Thursday, May 17, 2012

Putting the Philippines' Recent Economic Gains Into Perspective


Bloomberg released a very interesting graphic today: how does the Philippines stack up against its ASEAN neighbors in terms of poverty alleviation, especially given the significant economic gains that the country and region has recently been experiencing? The answer, it seems, is "not to well"?

The above graph shows the GDP growth and poverty reduction rates of three ASEAN nations--the Philippines, Malaysia, and Thailand--since 1988. We see that while the Philippines has been able to keep up with the general pace of economic growth in the region, it has been a consistent laggard when it comes to poverty reduction (where lower or more negative means less poverty, so is better).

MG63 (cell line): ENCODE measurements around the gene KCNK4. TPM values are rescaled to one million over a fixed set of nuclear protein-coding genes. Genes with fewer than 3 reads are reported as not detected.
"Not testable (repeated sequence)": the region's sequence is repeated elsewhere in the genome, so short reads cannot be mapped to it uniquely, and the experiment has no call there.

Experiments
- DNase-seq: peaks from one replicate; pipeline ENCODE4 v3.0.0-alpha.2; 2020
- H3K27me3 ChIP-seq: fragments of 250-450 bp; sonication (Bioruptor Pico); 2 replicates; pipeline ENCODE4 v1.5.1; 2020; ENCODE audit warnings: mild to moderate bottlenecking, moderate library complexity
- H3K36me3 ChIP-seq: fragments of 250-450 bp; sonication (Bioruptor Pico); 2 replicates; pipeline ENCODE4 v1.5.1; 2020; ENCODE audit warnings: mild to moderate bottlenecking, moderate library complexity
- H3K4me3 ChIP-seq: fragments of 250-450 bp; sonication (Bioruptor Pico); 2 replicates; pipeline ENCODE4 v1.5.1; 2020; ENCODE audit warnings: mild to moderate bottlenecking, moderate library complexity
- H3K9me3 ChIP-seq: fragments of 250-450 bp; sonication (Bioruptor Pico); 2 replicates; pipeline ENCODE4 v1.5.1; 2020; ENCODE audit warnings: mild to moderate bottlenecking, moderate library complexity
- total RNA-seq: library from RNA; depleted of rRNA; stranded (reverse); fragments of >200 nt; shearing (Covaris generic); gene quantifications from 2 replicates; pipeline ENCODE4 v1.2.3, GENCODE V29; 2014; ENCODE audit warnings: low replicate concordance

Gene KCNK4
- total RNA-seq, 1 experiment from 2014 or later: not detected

On the surface, these statistics make us think: if the country as a whole is getting richer and the poor remain poor, where is the money going to? What the graphic makes clear is that the income inequality issue does not only apply to the US or China, where discussions have been most lively and publicized, but also to emerging markets like the Philippines. The problem is that a lot of us, Filipinos--or at least those who have Internet access--seem to have been deluded into complacency by the outperforming stock market and recent pats-on-the-back from ratings agencies and investment analysts. Income inequality in the Philippines has been a persistent problem--perhaps now more than ever--that we need to continue (or start?) talking about to at least have a chance to solve. Unfortunately, we are all too pleased with how well we've been doing to even care.

By the way, Bloomberg, if you're reading this--what's up with that x-axis?

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